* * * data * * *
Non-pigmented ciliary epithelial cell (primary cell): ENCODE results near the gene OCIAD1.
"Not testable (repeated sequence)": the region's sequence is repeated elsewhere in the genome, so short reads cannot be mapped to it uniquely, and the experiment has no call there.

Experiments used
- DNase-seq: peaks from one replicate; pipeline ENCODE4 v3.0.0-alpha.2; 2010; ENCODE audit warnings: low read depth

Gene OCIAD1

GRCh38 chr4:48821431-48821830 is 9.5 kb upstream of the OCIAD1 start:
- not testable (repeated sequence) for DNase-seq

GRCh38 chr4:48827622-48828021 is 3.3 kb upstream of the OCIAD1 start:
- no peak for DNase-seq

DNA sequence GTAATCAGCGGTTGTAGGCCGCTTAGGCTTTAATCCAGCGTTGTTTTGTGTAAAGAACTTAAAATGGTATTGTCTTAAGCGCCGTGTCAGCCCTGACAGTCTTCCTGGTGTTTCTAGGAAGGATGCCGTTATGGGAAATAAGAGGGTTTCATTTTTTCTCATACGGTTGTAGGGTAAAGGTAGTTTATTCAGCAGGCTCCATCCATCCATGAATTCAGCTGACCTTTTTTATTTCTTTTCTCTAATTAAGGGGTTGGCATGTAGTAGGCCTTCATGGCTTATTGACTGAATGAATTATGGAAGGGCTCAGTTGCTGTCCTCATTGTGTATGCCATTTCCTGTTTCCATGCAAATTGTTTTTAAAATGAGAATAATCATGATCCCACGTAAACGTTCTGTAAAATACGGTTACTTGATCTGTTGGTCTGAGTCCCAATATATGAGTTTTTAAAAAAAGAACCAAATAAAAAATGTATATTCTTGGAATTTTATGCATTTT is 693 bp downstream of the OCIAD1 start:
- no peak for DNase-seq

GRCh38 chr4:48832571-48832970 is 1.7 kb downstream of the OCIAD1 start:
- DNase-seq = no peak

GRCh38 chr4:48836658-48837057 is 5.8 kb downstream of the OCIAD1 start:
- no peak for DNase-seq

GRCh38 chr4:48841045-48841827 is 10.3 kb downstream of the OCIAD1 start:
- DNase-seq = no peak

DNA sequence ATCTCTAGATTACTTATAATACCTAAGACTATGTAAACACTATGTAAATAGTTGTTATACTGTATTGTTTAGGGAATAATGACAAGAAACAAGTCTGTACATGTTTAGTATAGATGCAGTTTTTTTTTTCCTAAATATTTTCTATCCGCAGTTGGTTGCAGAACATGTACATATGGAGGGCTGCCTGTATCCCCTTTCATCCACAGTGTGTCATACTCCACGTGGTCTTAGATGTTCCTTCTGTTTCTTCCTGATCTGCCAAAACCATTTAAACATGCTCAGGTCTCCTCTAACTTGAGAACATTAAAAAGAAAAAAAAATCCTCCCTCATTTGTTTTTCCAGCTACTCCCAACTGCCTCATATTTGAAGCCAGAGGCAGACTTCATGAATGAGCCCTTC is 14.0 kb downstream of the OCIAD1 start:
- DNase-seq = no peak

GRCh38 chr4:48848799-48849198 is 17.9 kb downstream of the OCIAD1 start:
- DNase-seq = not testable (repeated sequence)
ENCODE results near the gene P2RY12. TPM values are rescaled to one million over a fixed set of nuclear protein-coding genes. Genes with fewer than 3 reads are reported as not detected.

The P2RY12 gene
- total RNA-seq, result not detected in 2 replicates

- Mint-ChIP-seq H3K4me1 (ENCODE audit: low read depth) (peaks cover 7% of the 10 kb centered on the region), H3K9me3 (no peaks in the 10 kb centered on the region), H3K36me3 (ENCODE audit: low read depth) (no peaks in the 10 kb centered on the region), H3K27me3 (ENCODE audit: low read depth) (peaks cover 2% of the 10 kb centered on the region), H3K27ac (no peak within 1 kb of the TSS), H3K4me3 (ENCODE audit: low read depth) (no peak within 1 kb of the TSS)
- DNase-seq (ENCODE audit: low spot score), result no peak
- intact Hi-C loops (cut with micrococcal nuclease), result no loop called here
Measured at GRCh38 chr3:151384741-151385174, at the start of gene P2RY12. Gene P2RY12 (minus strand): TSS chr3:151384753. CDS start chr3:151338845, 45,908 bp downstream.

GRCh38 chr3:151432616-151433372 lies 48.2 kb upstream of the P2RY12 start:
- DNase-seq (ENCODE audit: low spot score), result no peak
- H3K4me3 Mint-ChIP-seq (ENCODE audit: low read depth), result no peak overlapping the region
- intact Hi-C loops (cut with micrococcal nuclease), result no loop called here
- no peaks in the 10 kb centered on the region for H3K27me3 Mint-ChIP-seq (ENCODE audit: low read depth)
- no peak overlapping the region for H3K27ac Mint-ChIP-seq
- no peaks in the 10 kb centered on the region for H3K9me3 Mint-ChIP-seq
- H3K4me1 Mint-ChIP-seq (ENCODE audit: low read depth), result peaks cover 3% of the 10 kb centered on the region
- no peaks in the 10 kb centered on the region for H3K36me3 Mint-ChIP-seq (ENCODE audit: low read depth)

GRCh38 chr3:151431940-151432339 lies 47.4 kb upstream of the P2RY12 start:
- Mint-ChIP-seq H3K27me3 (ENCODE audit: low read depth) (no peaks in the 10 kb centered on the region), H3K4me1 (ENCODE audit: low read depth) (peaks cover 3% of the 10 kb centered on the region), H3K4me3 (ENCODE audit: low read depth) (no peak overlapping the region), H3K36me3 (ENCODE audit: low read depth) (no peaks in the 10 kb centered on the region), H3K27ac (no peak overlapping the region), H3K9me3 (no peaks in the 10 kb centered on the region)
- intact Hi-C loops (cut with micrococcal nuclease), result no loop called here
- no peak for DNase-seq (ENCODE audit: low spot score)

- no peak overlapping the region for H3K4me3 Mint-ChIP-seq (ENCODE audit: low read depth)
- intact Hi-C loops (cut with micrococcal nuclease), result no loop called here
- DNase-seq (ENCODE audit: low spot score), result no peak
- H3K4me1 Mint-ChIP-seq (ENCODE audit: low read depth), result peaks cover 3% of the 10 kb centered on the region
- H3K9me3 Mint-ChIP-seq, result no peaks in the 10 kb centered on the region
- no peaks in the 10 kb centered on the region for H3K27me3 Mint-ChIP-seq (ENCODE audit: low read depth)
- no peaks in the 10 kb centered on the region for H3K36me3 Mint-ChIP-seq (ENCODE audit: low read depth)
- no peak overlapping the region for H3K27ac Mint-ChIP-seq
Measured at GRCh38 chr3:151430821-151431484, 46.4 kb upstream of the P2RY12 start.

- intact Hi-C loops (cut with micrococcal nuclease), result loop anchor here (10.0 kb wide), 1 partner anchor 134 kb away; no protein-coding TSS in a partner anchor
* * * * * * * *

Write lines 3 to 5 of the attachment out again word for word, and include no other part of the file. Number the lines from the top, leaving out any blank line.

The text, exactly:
Experiments used
- DNase-seq: peaks from one replicate; pipeline ENCODE4 v3.0.0-alpha.2; 2010; ENCODE audit warnings: low read depth

Gene OCIAD1